Ferrari led the pack again.
The Italian sports cars accounted for seven of the top 10 sales at auctions in California that fetched $390.6 million.
The sales were part of a six-day auto extravaganza that ended Sunday in the coastal towns of Carmel and Monterey and at the Pebble Beach golf course. The preliminary tally fell short of $402.6 million in equivalent sales last year, according to Hagerty, a Traverse City, Michigan-based insurer and classic car database that tracks auction results.
Prices for classic cars are leveling off following a period of record sales driven by expanding global wealth. While demand for Ferraris is still strong, even these cars felt the pinch. The top lot this year was a $17.6 million Ferrari, compared with 2014, when a Ferrari 250 GTO Berlinetta fetched $38.1 million, a record for a car sold at auction globally.
This year, 128 Ferraris were offered -- the largest number ever at classic car auctions -- and 25 percent didn’t sell, according to Hagerty. The totals provided by Hagerty include post-auctions’ private sales but exclude sales at a smaller company, Rick Cole.
“Buyers are highly selective, even if it’s a new buyer with all the money in the world,” said McKeel Hagerty, chief executive officer of Hagerty. “Overpaying for a car can be embarrassing later.”
RM Sotheby’s sold the week’s top lot: a red 1964 Ferrari 250 LM, one of 32 of its kind, for $17.6 million, a record for the model.
The car was part of a private collection of 25 automobiles that included other Ferraris, Lamborghinis and Bugattis. The group took $75.4 million, setting a record for a private collection sold during a single-day auction. The previous $66 million record for the category was set last year at Bonhams.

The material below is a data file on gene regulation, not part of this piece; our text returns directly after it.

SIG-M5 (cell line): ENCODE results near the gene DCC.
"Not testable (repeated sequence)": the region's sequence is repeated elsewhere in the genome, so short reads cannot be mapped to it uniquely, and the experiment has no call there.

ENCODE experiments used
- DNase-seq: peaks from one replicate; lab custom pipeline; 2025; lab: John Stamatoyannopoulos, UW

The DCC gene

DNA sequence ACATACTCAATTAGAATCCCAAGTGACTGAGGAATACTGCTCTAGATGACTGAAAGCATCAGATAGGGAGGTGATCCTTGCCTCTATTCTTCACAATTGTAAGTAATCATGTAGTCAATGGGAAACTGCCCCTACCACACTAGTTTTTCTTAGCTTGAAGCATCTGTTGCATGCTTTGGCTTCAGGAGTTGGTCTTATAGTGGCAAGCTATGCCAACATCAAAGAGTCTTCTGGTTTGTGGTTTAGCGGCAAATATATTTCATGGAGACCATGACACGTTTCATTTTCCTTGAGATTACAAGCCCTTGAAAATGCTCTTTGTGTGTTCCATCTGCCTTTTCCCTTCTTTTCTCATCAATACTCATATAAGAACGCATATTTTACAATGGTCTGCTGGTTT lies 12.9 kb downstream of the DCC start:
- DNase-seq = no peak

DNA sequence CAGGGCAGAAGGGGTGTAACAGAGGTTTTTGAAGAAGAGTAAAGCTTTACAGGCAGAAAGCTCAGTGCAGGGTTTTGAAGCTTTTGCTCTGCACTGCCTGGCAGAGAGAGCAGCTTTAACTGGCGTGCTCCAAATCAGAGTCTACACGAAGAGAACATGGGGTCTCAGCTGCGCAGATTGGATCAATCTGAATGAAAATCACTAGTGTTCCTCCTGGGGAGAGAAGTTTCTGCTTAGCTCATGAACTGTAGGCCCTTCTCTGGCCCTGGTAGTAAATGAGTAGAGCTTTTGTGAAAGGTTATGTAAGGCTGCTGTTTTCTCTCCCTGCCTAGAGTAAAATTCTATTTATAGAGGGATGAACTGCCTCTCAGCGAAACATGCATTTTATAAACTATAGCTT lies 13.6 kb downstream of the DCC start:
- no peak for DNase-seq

An orange 1998 McLaren F1 sports car sold for $13.8 million. A 2005 Ferrari Enzo, built as a gift for Pope John Paul II, fetched $6.1 million.
RM Sotheby’s said it tallied $172.7 million during the week, including post-auction private sales. The biggest disappointment was a yellow 1960 Ferrari 250 GT SWB Berlinetta Competizione which was estimated at $17 million and failed to meet its reserve price. The car didn’t sell privately as of Sunday, according to an RM Sotheby’s spokeswoman.
A red Ferrari led the sales at each of the three major auction houses.
“Ferraris are like Patek Philippe watches,” said Doug Wolford, chief executive officer of Convergent Wealth Advisors, a Potomac, Maryland-based wealth management firm with $6 billion in assets under management. “There will always be people who want them.”
A red 1961 Ferrari 250 GT SWB California Spider -- one of only 37 of its kind -- fetched $16.8 million at Gooding & Co. on Sunday, within the estimated range. Gooding said it sold $128.1 million of cars.
Bonhams sold a 1959 Ferrari 250 GT Competizione Alloy Berlinetta, a sports car that placed third at the 1959 Tour de France car race, for $8.5 million. It had an estimate of $9 million to $12 million. Bonhams said its sales totaled $46.7 million.
Ferraris weren’t the only popular cars on the block. A 1956 Fiat Eden Roc, which was designed to drive people from a house to a beach, hammered for $660,000. With no doors and no roof, the sleek, cream-colored vehicle resembles a boat on wheels. One of only two made, it has mahogany bumpers and a wraparound rear seat. The car ferried three pretty, young women as it entered the saleroom for its auction debut.
Another Fiat -- a 1953 green-blue Fiat 8V Supersonic that had the same owner for 36 years -- sold at Bonhams for $1.8 million, matching its low estimate. A 1953 Jaguar C-Type Works lightweight roadster fetched $13.2 million at RM Sotheby’s, a record for the model.
By the end of Sunday, six auction houses sold 803 of the offered 1,386 lots, representing a 58 percent sell-through rate and average sale price of $479,557. That’s a decline from last year’s average of $540,366 and 61 percent sell-through rate, according to Hagerty.